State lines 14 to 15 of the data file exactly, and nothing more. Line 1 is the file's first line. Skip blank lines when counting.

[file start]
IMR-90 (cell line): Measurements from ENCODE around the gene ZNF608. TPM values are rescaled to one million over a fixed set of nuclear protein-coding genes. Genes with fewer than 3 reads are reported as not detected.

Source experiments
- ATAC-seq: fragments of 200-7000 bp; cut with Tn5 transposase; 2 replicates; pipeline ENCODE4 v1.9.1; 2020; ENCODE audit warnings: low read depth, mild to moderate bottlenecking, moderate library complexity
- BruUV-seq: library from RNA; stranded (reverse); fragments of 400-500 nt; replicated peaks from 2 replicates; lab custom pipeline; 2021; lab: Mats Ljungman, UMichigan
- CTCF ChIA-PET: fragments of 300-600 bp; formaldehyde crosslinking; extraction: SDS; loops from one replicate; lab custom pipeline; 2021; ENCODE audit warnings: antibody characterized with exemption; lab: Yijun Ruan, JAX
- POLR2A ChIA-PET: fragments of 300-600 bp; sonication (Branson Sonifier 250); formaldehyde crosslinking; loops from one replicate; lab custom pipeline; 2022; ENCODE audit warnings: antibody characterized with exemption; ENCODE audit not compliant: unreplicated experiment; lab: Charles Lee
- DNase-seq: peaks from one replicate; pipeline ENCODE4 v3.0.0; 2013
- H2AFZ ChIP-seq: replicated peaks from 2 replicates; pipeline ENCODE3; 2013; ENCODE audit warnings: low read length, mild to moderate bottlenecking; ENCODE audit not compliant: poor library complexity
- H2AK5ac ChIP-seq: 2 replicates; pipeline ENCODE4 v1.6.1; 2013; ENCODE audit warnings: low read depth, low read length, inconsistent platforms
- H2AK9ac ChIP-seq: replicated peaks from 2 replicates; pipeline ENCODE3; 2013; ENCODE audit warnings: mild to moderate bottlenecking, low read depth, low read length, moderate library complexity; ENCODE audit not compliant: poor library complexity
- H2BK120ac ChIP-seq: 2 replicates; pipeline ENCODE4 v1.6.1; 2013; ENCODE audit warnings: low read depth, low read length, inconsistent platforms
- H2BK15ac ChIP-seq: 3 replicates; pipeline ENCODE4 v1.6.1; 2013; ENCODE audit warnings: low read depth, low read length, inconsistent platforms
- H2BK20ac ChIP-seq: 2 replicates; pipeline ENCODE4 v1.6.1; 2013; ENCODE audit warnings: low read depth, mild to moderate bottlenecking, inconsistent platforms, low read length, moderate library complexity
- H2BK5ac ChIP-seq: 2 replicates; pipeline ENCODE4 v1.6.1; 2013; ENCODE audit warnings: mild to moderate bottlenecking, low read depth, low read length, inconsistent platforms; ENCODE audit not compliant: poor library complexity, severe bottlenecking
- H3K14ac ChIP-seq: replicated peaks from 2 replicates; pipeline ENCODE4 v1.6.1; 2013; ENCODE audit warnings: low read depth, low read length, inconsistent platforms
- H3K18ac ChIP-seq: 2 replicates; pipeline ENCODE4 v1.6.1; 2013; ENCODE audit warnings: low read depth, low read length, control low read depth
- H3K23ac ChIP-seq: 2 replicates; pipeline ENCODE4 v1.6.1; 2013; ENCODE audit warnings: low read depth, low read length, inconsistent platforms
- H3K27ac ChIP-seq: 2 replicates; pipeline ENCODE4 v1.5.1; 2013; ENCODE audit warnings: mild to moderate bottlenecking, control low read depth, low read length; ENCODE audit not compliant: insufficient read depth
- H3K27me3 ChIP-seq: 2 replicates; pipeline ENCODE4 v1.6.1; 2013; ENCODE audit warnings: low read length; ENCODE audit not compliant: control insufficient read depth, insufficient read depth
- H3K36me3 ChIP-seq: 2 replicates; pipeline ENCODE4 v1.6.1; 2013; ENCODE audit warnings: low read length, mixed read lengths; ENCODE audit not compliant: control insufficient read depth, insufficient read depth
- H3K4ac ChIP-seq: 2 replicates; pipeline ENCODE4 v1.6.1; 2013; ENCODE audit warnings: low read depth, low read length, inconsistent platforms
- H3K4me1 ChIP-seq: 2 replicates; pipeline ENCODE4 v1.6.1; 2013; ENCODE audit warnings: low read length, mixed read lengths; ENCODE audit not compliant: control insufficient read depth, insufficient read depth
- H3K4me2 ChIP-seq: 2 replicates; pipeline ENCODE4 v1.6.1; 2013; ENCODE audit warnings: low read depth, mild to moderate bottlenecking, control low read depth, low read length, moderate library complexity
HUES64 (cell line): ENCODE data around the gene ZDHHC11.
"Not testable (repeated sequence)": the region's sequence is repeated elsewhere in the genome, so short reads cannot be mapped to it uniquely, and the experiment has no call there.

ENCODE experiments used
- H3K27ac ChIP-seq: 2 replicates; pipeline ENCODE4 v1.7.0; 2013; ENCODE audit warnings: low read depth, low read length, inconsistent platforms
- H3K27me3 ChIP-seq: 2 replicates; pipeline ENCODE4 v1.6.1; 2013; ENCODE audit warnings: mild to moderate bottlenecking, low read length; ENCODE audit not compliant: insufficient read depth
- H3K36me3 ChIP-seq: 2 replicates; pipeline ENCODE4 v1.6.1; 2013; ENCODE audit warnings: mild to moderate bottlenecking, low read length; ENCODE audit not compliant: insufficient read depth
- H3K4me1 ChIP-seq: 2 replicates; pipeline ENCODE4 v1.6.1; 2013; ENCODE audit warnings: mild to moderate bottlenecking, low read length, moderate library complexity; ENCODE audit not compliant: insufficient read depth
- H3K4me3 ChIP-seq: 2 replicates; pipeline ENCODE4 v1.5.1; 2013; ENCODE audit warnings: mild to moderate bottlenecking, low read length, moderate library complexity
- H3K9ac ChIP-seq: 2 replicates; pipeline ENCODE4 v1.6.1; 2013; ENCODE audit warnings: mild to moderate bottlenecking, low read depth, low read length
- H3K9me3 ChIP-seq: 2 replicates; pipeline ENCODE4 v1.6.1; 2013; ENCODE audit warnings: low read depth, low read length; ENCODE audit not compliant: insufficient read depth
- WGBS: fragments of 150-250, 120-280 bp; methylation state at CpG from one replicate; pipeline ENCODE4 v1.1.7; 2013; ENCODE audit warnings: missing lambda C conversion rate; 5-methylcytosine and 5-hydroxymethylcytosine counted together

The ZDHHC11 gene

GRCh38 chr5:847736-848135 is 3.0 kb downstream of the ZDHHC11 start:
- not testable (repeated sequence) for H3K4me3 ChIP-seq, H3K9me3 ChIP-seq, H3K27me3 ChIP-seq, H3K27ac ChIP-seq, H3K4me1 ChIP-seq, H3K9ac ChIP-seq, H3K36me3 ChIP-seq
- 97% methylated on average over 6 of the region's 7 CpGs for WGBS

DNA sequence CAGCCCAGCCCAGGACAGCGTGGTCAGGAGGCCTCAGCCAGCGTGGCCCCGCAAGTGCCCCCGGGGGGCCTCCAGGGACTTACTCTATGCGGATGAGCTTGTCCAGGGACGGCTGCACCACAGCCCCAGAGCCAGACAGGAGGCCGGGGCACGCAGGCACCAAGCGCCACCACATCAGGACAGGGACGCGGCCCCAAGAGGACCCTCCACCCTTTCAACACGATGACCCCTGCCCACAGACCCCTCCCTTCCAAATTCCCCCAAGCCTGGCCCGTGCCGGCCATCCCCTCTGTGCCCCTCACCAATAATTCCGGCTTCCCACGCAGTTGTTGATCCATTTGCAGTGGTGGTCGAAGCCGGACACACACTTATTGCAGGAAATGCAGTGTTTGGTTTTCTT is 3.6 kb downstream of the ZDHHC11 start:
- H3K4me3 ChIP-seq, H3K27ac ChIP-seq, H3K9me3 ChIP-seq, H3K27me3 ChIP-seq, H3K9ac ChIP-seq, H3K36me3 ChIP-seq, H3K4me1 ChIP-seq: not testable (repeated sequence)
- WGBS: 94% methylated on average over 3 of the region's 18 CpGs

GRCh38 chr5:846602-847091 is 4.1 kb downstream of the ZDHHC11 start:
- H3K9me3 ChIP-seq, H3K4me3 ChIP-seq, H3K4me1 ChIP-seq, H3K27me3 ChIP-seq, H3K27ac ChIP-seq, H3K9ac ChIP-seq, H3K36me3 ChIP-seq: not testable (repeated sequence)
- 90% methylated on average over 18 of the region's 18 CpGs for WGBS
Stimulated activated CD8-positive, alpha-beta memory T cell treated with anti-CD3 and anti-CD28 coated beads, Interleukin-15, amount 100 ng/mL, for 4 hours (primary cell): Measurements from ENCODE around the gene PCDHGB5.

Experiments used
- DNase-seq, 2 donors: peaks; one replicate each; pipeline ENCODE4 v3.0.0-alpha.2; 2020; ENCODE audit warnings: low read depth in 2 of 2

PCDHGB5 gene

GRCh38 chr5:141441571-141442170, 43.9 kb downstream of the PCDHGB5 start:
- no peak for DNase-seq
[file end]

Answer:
- H2BK5ac ChIP-seq: 2 replicates; pipeline ENCODE4 v1.6.1; 2013; ENCODE audit warnings: mild to moderate bottlenecking, low read depth, low read length, inconsistent platforms; ENCODE audit not compliant: poor library complexity, severe bottlenecking
- H3K14ac ChIP-seq: replicated peaks from 2 replicates; pipeline ENCODE4 v1.6.1; 2013; ENCODE audit warnings: low read depth, low read length, inconsistent platforms